Dr. Carlos Russell: A Man of Consequence in these Uncertain Times

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New York Councilman Paul O'Dwyer, Congresswoman Shirley Chisholm, Carlos Russell and Manhattan Borough President, Percy Sutton. Photo: Courtesy Center for Black Literature at MEC

The recent passing of Dr. Carlos E. Russell recalled the great work he began; the lessons he shared and taught and we must activate soon.

The visionary activist, playwright, writer and village-builder was the architect of two major events – that will soon have their day — both launched here in Brooklyn. In 1969, he created New York City’s Black Solidarity Day. The following year, supported by other community warriors, he took the concept nationwide, with the founding of National Black Solidarity Day.

Mr. Russell’s concept derived from Douglas Turner Ward’s play, “Day of Absence” which centered around the extreme social, political, and economic consequences that would ensue if all Black people were to disappear for one day.

And so, we pondered how Dr. Russell’s foundation will impact future Days. We found that his vision was more than an exercise in celebration of a moment of group self-discovery: the 50th anniversary of Black Solidarity Day in New York comes a year from now.   Dr. Russell’s nationwide day-rite of passage – always celebrated the first Monday in November before Tuesday Elections, will be observed in one of the most potentially pivotal years in the history of Americans of African descent. The next Census and the next Presidential election will occur in 2020. And if there is any time to fulfill Dr. Russell’s vision of what unity should be about, it will depend on what Black people will do on the days after those anniversaries – as a display of unity.

Knowing these things and the potential role our work plays in all of this, we reached out to Brother Vann for deeper perspective and to bring Dr. Russell’s legacy into sharper focus. Dr. Vann wrote:

“Dr. Carlos Russell has transitioned, and the world has lost a scholar and an advocate. Dr. Russell was a brilliant man, and he used his brilliance toward the liberation and the empowerment of Black people. I became aware of Carlos in the activities leading up to the Black Convention in Gary, Indiana in 1972. Carlos tried, with some success, to unify a very divided New York delegation to the Gary Convention. This was a very historic Black Convention and I believe it launched many ‘nationalistic’ thinking brothers and sisters to become involved in electoral politics. This was definitely true in my case, as Dr. Carlos Russell was the leader of a small group who encouraged me to run, as an independent, for elected office in 1972. Carlos was an active leader in this ‘breakthrough’ campaign, and this was the beginning of our relationship as friends and comrades.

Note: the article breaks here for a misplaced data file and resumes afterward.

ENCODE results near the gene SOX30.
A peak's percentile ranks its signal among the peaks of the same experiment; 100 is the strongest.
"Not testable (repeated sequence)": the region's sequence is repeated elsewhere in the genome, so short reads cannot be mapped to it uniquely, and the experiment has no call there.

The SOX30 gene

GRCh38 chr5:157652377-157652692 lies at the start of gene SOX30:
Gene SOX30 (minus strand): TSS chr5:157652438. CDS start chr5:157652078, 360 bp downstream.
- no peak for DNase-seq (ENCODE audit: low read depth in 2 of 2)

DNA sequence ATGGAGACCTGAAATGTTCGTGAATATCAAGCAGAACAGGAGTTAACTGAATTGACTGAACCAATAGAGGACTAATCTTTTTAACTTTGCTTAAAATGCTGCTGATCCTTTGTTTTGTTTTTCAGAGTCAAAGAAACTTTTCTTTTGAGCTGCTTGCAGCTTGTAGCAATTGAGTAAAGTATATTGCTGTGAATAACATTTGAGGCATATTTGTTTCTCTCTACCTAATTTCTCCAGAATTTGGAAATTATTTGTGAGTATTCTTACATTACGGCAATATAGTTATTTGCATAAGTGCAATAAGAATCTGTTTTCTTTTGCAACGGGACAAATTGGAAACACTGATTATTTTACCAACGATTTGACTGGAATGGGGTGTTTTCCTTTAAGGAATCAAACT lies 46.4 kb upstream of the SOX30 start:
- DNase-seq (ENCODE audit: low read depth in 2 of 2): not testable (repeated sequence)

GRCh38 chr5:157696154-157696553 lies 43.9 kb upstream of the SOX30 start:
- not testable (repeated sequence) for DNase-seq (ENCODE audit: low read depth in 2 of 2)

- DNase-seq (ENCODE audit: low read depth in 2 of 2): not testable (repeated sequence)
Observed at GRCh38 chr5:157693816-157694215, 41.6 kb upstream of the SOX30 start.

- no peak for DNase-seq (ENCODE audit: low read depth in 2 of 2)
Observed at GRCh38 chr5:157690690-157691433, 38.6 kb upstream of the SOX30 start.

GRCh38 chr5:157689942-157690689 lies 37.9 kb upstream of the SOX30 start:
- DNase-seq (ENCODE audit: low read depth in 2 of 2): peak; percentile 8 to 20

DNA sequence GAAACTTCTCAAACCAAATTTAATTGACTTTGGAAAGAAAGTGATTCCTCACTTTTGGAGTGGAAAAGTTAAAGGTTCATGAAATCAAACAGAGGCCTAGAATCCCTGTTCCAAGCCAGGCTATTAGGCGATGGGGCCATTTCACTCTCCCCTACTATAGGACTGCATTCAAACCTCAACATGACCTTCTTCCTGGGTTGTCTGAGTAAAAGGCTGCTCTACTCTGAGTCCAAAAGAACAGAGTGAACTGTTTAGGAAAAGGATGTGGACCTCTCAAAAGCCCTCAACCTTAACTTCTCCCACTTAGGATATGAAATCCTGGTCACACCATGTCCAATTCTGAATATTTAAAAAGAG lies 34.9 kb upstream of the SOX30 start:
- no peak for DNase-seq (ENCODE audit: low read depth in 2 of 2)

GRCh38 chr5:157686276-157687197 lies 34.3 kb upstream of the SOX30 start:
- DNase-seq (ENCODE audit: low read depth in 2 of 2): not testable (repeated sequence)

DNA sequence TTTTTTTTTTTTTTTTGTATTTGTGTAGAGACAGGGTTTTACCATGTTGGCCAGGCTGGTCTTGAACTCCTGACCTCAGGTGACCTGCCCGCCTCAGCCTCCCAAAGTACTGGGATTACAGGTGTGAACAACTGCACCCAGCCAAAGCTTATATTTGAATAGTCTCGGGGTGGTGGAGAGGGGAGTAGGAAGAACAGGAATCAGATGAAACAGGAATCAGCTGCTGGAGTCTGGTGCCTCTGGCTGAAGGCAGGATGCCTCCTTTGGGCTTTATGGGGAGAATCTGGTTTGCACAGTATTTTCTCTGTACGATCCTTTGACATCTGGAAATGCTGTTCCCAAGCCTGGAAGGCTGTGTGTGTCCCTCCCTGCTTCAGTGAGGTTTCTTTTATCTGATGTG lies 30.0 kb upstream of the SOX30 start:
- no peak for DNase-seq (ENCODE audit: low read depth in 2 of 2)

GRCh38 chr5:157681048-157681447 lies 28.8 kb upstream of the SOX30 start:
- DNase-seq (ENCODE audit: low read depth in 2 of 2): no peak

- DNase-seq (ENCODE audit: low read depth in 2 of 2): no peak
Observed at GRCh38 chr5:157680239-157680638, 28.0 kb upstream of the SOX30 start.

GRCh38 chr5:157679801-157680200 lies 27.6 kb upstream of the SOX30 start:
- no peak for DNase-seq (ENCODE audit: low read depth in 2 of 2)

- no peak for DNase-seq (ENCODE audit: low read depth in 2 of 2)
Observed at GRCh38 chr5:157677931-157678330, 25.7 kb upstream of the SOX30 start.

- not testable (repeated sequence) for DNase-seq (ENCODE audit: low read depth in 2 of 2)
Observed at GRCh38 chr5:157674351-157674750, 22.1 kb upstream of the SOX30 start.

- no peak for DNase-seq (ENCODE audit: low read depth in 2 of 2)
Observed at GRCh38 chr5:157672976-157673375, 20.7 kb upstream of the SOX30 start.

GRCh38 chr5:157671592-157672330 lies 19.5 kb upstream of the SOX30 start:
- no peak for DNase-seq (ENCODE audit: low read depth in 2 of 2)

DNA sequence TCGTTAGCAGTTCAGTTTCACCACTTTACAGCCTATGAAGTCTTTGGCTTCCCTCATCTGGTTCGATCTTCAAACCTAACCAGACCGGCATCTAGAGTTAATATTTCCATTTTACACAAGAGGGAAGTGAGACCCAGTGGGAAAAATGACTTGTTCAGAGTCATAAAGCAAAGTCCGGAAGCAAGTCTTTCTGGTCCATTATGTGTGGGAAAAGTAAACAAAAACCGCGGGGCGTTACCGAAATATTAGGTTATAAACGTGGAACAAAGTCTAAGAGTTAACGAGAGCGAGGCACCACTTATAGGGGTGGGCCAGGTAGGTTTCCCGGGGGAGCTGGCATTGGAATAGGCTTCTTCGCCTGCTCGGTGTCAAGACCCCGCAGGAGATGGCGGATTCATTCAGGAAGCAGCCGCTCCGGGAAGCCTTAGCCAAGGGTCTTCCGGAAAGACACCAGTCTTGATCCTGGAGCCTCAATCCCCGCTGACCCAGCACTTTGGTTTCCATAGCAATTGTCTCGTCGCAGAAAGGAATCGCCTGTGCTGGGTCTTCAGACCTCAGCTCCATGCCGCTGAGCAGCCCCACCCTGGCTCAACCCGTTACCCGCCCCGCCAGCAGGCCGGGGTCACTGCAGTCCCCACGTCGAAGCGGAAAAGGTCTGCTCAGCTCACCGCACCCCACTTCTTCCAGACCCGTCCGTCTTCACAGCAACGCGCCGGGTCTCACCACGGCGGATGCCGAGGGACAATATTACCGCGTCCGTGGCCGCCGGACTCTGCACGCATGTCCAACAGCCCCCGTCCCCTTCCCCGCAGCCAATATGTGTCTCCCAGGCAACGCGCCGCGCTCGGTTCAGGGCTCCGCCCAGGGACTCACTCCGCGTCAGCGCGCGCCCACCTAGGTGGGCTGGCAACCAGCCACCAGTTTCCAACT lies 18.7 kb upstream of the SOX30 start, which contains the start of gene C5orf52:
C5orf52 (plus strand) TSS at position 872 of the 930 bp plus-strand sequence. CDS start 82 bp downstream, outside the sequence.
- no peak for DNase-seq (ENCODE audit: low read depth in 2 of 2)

“It is probably impossible to measure the impact Dr. Russell has had on the progress of our people in our on-going struggle for justice and equality, as he has interfaced with most Black leaders of our time and has traveled extensively throughout the diaspora. The late Percy Sutton often referred to individuals who made a significant difference in our lives, as ‘a person of consequence’. Dr. Carlos Russell was certainly that.

“Dr. Russell’s legacy could be that the Creator gave him a lot, and Carlos used what was given to him for the upliftment of his people, and the advancement of humanity.”

Mr. Vann’s comment and the rich archival files on Dr. Russell’s work shared with us by two of Brooklyn’s revered scholar families – The Walkers and The Goldmans — offer instructions for our community, our institutions, and Our Time Press to follow as we countdown to the very important year of 2020. Moving on to 2021, the 50th anniversary of the First Black Political Convention.

In these “strange and uncertain” times, we need a “Black Solidarity Day” more than ever before.  In an October 1971 column for The New York Amsterdam News, Dr. Russell wrote: “Black Solidarity Day was designed as a positive expression of Blackness; the unification of Black people around Black family and Black togetherness and the demonstration of economic, social and political strength that emanates from togetherness.

“Black people must continue to move in the direction of operational unity,” he said, adding, “for it is only through this can we survive.”

Born in the Republic of Panama on August 6, 1934, Dr. Russell died in his sleep on July 10, 2018.

Friend and supporters of Dr. Carlos Russell are welcome to contribute their thoughts to bernice@ourtimepress.com. As we go to press, services of commemoration for Dr. Russell have not been announced. Please check the website often for posts and updates.